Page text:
RINs’ Rise Shows Ethanol-Biodiesel Relationship

John Davis

Renewable Identification Numbers (RINs) prices jumped sharply after tge Environmental Protection Agency (EPA) released its final numbers for the amount of biodiesel and ethanol to be blended into the nation’s fuel supply. This analysis from University of Illinois’ Scott Irwin and Darrel Good says not only were the EPA numbers a shock and reflected in the RINs’ prices, but it also shows the relationship between the two green fuels.
eth-biod rins
The price of D4 biodiesel RINs went up 30 percent and the price of D6 ethanol RINs increased over 90 percent in the three trading days following the release. The market was apparently surprised by how much the final conventional ethanol mandates, particularly in 2016, breached the E10 blend wall. In addition, the final rulemaking clearly signaled that the EPA is serious about getting “the RFS back on track,” and it would not be surprising if the EPA set the conventional ethanol mandate at the statutory level of 15.0 billion gallons as soon as 2017. The prospect of large conventional mandate gaps versus the E10 blend wall evidently shifted the expectation of market participants from one where the existing stock of RINs would not be exhausted for years to one where the stocks could be exhausted in a matter of months. When the stock of RINs is exhausted, the conventional gaps have to be filled by higher ethanol blends, such as E15 and E85, or biodiesel and renewable diesel. Our theoretical model predicts that the price of a D6 ethanol RINs should equal the price of a D4 biodiesel RINs if biodiesel and renewable diesel are the only feasible options for filling conventional mandate gaps. Consequently, the move of D6 RINs prices to nearly the same level as D4 RINs prices in the days following the November 30 release is an unmistakable sign that the market believes higher ethanol blends are not a feasible source of RINs to fill conventional gaps. Instead, biodiesel and renewable diesel are perceived to be the only viable options for filling the expected conventional gaps.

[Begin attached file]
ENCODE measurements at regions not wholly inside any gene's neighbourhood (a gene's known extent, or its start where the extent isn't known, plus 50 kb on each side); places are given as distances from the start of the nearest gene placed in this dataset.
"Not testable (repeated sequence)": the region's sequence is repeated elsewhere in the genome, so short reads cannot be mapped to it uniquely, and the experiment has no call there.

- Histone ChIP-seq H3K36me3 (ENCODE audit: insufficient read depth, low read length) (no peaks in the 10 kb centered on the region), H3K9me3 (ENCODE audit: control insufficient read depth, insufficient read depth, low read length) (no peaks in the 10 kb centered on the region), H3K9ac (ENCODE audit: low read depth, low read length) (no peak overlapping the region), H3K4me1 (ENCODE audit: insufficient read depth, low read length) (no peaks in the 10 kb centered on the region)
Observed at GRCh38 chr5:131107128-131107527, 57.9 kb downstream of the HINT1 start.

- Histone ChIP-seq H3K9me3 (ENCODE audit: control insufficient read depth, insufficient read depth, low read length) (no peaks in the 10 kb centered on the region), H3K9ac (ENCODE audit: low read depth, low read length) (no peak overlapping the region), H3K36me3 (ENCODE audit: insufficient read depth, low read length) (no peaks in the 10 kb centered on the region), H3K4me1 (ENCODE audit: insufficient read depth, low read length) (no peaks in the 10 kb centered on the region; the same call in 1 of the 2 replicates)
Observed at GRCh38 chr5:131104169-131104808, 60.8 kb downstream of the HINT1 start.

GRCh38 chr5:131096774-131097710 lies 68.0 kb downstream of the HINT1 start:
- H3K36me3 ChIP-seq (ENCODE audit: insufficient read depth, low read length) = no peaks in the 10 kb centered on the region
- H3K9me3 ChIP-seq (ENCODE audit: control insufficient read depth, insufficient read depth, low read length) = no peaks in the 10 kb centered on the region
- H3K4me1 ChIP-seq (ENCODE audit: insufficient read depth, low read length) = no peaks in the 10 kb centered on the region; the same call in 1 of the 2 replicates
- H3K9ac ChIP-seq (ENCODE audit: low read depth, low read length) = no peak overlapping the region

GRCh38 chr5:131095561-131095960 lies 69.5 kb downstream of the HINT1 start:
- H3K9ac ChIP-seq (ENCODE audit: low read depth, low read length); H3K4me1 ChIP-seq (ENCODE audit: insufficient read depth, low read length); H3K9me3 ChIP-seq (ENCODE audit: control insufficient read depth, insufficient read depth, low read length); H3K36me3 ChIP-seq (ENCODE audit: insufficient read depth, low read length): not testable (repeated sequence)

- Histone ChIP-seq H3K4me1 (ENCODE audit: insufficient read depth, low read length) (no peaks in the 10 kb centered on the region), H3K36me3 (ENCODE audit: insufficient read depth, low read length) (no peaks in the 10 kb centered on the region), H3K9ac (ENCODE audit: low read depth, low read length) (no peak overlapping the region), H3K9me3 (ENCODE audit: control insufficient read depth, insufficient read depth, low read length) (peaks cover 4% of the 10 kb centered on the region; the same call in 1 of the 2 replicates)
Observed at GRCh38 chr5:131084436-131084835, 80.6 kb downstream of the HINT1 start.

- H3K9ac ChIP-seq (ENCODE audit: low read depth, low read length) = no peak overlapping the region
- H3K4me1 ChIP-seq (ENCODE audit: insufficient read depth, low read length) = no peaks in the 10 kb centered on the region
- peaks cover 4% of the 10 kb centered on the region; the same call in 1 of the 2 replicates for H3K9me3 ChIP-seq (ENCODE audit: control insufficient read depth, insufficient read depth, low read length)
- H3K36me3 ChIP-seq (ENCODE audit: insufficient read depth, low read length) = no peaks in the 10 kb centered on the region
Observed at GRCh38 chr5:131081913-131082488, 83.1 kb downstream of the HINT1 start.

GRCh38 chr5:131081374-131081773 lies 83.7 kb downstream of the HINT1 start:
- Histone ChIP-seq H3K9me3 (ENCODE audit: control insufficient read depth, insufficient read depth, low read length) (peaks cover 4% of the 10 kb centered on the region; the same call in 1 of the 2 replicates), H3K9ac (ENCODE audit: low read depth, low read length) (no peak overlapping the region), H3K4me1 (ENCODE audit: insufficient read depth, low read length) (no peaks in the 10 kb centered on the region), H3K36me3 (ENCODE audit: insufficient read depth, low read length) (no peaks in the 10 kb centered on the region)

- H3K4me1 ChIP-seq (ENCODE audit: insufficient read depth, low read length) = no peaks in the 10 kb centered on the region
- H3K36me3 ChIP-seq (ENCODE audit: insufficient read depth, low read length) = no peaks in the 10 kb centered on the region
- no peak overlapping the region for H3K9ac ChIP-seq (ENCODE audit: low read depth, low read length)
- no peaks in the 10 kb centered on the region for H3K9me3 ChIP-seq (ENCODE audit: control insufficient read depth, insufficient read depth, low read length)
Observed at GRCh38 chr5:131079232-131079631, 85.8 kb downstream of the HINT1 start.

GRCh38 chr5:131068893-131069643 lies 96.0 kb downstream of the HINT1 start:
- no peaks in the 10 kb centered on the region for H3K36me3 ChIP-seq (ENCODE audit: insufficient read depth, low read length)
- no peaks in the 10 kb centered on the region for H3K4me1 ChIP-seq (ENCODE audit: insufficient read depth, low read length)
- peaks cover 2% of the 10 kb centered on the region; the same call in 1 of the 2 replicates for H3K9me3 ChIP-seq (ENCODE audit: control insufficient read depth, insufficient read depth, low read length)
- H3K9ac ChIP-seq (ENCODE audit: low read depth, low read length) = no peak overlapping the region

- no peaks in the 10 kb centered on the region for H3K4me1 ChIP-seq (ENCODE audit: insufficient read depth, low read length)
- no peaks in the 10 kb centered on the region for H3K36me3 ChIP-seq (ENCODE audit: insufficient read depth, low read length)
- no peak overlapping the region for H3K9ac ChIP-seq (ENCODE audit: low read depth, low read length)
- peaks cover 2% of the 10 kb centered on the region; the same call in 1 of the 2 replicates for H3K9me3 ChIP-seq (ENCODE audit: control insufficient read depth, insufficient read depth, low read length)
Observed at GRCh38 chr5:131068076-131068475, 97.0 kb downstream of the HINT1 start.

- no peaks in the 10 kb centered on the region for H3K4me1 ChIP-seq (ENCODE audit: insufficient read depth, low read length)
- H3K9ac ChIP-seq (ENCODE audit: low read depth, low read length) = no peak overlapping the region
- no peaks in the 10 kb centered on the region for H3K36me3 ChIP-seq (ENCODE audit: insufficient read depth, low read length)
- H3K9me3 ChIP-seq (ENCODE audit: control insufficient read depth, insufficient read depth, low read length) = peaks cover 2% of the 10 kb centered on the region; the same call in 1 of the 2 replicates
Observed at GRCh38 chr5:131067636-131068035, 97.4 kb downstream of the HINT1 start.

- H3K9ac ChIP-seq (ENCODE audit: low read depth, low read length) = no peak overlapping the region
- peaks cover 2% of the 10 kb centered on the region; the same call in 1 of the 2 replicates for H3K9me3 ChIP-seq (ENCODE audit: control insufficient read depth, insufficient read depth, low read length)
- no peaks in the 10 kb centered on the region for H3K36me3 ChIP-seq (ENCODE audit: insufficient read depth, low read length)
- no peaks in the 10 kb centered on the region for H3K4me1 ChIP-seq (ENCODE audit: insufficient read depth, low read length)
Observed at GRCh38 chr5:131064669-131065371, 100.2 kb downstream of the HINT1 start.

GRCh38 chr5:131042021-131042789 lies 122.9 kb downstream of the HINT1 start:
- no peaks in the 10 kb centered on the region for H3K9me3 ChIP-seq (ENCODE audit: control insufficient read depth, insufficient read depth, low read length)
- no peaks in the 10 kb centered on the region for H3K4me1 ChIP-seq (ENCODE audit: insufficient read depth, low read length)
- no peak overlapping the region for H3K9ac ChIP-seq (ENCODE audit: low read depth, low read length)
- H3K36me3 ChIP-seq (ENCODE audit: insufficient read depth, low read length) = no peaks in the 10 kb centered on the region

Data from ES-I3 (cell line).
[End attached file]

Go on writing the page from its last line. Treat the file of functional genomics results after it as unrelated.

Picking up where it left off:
Biodiesel, EPA, Ethanol, Ethanol News, RFS, RINS